For me, Daylight Saving Time makes fireworks more of a problem than the new fireworks law, just because people are setting them off later than they used to. 4th of July fireworks going off at all hours don’t bother me — that’s just the nature of the day. It’s the 5th of July fireworks that are really annoying. The kids are in bed, I’m just settling into bed myself. BANG BANG BANG BANG down the street. The dogs start barking. Repeat periodically for the next hour or two. Grrr. But I suppose that’s as much a function of my evolution into a grumpy old man as anything else.

    Interim Study Committees

    Representative Dvorak has posted a list of topics to be studied by legislative interim study committees which I will shamelessly cut and paste:

    Interim Study Committee on Public Health and Safety Matters
    -Railroad labor camps
    -Coal mine safety
    -Smoke detectors and sprinklers in health facilities
    -Food handling regulations for tax-exempt organizations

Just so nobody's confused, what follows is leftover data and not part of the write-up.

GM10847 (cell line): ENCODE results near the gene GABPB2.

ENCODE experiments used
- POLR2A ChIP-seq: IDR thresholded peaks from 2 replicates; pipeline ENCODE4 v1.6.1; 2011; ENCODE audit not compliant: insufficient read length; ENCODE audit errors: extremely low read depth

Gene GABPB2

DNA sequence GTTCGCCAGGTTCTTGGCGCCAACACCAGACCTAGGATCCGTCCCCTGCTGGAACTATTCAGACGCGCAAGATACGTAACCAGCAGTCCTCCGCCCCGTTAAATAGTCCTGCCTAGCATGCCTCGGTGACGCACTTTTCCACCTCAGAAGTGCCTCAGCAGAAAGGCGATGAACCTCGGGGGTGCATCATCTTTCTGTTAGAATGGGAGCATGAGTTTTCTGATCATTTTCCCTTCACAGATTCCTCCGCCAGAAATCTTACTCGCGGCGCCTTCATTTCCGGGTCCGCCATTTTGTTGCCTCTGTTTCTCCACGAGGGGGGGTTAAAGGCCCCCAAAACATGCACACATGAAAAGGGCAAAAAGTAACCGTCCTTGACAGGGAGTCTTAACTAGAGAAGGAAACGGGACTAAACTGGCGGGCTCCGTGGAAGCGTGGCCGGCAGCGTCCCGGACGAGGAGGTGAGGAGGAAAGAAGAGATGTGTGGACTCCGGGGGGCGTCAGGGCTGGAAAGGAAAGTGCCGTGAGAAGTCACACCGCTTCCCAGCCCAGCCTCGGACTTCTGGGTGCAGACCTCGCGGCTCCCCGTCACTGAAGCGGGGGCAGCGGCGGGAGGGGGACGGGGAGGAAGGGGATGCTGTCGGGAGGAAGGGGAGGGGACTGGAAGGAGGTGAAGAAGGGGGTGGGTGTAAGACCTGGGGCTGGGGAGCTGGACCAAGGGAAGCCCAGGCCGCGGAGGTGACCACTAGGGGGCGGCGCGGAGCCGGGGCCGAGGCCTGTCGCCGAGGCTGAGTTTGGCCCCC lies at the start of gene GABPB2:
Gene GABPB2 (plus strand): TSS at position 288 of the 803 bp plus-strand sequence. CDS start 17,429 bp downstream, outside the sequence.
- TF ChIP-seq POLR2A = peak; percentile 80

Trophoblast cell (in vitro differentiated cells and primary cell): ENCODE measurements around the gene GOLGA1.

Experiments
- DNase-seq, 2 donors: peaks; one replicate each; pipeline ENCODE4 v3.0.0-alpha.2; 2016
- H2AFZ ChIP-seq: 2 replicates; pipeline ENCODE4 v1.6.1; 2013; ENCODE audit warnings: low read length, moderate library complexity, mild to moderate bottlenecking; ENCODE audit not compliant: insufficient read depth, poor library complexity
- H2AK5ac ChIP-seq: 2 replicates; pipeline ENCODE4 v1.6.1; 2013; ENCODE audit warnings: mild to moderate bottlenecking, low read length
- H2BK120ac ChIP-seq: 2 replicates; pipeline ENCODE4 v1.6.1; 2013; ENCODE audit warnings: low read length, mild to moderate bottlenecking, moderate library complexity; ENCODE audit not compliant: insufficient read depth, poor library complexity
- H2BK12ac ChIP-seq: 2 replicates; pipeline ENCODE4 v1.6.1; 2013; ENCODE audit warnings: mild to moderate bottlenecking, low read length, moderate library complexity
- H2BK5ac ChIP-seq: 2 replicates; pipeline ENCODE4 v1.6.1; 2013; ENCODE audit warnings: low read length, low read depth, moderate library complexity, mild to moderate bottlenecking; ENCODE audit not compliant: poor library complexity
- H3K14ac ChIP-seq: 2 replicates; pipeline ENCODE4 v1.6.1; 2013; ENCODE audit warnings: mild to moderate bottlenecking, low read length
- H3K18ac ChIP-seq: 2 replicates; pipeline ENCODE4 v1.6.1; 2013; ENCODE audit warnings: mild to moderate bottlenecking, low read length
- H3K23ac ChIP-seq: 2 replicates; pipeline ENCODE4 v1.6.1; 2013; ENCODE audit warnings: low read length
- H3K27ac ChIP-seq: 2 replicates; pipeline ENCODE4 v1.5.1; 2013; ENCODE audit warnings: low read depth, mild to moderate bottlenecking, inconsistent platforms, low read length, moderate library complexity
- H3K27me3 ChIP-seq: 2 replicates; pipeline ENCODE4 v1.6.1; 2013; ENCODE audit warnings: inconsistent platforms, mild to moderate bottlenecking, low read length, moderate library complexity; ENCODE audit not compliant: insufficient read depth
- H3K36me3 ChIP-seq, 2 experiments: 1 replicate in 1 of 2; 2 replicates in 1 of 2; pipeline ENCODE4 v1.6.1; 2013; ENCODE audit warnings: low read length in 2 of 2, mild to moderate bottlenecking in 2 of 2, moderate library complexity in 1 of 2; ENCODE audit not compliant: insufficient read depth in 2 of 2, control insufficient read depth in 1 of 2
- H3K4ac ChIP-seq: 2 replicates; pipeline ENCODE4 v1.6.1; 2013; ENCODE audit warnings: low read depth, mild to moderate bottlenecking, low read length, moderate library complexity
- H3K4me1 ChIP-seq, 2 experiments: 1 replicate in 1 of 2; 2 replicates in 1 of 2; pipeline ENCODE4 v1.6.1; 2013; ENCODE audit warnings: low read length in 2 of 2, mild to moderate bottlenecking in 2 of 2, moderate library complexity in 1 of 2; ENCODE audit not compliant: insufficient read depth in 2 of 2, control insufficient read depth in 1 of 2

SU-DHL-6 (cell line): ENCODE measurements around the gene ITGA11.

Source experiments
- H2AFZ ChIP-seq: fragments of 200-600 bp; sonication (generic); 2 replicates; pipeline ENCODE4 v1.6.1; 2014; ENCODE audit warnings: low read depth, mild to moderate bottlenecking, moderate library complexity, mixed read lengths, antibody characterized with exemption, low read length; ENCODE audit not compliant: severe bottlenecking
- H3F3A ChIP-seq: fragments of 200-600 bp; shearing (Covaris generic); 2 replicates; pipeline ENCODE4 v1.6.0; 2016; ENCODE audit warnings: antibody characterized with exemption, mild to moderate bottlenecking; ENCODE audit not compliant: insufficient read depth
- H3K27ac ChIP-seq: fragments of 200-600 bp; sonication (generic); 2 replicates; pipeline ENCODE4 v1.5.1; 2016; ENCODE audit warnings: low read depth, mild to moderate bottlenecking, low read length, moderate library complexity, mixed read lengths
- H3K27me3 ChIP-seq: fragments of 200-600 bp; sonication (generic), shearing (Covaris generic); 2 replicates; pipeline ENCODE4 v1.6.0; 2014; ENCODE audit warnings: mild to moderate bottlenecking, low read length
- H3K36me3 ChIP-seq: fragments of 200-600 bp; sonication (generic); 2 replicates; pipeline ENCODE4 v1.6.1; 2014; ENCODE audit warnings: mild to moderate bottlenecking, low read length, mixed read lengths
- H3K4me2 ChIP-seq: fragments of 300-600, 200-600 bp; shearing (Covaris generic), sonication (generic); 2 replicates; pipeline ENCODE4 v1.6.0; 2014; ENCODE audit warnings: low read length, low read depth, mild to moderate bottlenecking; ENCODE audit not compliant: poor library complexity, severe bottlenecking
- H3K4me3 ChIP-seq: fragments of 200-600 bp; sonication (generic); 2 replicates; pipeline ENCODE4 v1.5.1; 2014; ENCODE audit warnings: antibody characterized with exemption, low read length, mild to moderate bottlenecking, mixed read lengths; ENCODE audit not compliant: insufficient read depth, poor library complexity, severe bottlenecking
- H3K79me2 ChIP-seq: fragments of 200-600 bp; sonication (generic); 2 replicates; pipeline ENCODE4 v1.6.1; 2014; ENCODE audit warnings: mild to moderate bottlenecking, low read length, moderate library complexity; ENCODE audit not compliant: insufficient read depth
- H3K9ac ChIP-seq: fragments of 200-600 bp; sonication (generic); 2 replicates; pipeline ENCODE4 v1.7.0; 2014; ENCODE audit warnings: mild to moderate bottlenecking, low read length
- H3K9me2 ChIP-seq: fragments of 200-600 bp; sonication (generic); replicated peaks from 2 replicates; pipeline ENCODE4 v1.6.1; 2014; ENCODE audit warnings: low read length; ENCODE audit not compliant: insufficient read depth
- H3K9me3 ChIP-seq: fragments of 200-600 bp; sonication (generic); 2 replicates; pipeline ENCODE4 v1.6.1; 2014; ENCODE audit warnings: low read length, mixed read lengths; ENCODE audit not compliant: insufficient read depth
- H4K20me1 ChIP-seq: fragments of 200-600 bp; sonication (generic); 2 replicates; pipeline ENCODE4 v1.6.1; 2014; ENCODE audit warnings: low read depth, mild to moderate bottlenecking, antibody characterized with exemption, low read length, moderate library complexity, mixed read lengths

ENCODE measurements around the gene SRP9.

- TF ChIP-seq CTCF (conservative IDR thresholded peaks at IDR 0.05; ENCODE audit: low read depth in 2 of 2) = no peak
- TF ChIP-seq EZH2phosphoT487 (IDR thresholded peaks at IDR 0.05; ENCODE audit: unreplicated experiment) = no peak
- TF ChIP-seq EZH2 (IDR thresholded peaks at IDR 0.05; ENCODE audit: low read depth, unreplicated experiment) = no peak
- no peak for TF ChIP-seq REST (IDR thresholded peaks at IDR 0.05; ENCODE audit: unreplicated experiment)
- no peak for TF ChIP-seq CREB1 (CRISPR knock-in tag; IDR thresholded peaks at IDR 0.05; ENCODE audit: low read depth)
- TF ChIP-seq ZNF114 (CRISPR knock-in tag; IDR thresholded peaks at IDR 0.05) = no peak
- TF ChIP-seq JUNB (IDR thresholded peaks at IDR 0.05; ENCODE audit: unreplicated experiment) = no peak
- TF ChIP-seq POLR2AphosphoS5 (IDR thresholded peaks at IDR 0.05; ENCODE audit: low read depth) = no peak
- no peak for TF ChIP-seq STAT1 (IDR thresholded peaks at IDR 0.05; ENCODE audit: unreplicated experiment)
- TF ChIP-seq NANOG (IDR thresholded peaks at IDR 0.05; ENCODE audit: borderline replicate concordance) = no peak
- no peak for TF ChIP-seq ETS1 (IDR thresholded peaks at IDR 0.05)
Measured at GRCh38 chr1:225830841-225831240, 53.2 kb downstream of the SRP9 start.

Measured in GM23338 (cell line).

Interim Study Committee on Government Administration and Regulatory Matters
    -Impact of privatization of non-health related services performed or administered by state agencies
    -Impact of privatization on state employees who have been laid off
    -License branch operations and closings
    -Eminent domain issues (including the use by small, private utilities)
    -Various matters involving non-profit entities

    Interim Study Committee on Criminal Justice Matters
    -Rights of “next of kin” in situations involving criminal activity
    -Improvements to Indiana’s background check system
    -Coroner qualification issues

    Interim Study Committee on Children’s Issues
    -Child labor
    -Children’s health issues with emphasis on diabetes and obesity